Narrowing of the intervertebral foramen can be due to several mechanisms. Normal spinal movements can change the size of the foramen i.e. foramen undergoes narrowing or widening, depending on the movements performed. The dimensions of the intervertebral foramen are influenced by dynamic and postural factors. For example, when a person rises from recumbency to standing, the resulting axial load on the intervertebral disc causes further bulging of the annulus, which in turn compromises the foramen. There can also be overriding of the bony processes that make up the degenerated facet joint, which can impinge on the nerve in the foramen. Finally, excessive lumbar curvature to compensate for thoracic, pelvic or leg length discrepancies can influence foramenal dimensions. Pathological bulging of the annulus fibrosis or new bone spurs can encroach on the nerves anteriorly. Hypertrophy of the facet joint limits the foramen posteriorly. A scoliotic curvature of the spine or collapse of the IV disc can reduce the vertical height of the IVF [1] .

Anatomical narrowing of the lumbar vertebral canal and inter-vertebral foramina have been reported as the cause of compression of the cauda equina and the emerging nerve roots [2],[3] . Low backache radiating to the legs, weakness and paraesthesia along the distribution of the affected nerve roots were the main presenting symptoms in whom the studies were attempted.

The inter-vertebral foramen is described as being at cross-roads between peripheral nerves and movable skeletal support; transmitting nerves, blood vessels and lymphatics. As joints bound the IVF anteriorly and posteriorly, normal spinal movements cause changes in foramen size. Thereby, based on movements performed, the foramen undergoes narrowing or widening [4],[5],[6].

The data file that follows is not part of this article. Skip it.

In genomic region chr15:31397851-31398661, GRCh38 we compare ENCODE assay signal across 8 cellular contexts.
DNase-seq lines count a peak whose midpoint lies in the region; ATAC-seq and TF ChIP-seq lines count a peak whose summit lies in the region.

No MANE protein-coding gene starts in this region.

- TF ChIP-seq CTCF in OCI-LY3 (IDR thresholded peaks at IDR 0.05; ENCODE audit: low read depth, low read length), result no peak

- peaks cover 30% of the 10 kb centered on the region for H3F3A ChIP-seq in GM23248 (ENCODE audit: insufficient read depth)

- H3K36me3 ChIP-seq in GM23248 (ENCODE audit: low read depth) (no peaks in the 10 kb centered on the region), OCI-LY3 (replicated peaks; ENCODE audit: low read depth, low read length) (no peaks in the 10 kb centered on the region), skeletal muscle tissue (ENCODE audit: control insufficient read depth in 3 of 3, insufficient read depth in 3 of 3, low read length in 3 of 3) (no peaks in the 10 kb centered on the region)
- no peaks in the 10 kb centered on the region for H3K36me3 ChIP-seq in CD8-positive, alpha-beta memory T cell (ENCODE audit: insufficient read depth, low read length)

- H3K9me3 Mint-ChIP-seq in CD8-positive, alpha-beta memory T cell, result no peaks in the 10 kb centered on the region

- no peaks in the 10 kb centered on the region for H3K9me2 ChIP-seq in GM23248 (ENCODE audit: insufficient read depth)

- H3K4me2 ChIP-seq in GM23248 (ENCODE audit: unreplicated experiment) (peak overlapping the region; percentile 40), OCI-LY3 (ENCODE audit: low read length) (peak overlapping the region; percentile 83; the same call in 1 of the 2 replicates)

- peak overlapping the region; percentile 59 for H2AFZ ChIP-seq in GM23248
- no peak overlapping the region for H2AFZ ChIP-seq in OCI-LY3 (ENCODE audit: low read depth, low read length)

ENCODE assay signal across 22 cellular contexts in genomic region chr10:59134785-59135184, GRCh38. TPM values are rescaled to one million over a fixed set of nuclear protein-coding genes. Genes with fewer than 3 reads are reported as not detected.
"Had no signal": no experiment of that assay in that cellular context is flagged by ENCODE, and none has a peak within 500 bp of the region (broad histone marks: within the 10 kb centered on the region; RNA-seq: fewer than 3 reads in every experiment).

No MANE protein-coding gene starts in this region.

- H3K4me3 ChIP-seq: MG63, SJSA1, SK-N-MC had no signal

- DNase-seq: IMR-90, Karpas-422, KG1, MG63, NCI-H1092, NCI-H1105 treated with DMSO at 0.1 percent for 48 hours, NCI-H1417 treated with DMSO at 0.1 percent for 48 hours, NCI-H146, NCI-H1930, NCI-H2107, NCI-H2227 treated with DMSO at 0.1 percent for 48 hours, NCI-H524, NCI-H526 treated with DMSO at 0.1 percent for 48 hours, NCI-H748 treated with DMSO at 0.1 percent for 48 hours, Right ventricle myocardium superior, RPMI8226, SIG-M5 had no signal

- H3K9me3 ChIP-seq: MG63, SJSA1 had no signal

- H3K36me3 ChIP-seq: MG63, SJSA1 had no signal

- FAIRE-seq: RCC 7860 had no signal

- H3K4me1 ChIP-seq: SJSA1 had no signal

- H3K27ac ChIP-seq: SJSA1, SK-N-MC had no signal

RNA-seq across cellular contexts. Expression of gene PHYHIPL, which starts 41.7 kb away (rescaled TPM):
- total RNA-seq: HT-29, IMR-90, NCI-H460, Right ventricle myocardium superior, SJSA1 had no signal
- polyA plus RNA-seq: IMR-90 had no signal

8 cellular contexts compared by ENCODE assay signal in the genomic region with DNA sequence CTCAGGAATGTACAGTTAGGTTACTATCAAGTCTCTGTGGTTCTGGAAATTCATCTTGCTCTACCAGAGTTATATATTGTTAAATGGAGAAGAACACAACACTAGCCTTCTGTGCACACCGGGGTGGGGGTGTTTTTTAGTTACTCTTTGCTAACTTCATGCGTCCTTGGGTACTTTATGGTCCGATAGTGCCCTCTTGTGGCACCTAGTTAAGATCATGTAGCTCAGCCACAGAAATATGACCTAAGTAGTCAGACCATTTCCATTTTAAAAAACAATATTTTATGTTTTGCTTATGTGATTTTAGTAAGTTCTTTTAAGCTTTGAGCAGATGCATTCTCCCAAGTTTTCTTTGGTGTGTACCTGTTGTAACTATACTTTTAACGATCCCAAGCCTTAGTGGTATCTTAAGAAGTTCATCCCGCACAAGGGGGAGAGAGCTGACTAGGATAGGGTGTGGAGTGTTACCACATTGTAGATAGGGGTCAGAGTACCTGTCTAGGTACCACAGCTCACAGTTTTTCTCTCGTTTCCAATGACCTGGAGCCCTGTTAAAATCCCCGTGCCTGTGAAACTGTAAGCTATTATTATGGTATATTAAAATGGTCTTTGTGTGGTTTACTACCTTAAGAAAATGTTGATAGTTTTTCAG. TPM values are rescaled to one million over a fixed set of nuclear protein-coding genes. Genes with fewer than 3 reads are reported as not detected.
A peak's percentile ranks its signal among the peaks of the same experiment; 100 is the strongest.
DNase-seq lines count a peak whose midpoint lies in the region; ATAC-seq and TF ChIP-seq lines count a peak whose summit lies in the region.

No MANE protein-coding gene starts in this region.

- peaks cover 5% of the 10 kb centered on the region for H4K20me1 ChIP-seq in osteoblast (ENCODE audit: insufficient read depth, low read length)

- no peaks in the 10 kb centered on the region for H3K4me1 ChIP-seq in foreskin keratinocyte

Study of the IVF is essential for the evaluation of their role in nerve root canal stenosis. A normal morphometric database of the IVF is difficult in view of very little published data available in this aspect. There was not any published data with regard to studies on intervertebral foramina in Indian subjects.


   Material and methods Top


Twenty one sets of lumbar vertebrae dissected from the cadavers in the Department of Anatomy, was taken for the study. It was not possible to assess the age of the cadavers, but all the selected ones belonged to the middle age group of 25-60 years. Those specimens which had gross anomalies, IV disc collapse or osteophytes were excluded. The specimens were dissected out carefully, removing all the soft tissues, with the exception of ligamenta flava and the intervertebral disc. The shape of the intervertebral foramen was noted and the vertical and transverse diameters of the intervertebral foramina were measured using a sliding Vernier Caliper and recorded to the nearest tenth of a millimeter. A single observer did all the measurements at two different sittings, and the mean of the two values corrected to the nearest millimeter was taken to confirm the intra-observer reliability. Differences between the first and second readings ranged from 0 to .15mm with a median of 0.04 mm.

Vertical diameter of the IVF was taken at its rim from the root of the transverse process of the vertebra above to the root of the transverse process of the vertebra below. The transverse diameter of the IVF was taken at the level of the upper border of the IV disc. The mean value and the standard deviation were calculated at each vertebral level for both the transverse and vertical diameters. The variation of the different measurements in the cephalo-caudal direction was analyzed for statistical significance by using the 'One way Anova with post Hoc test (Scheffe).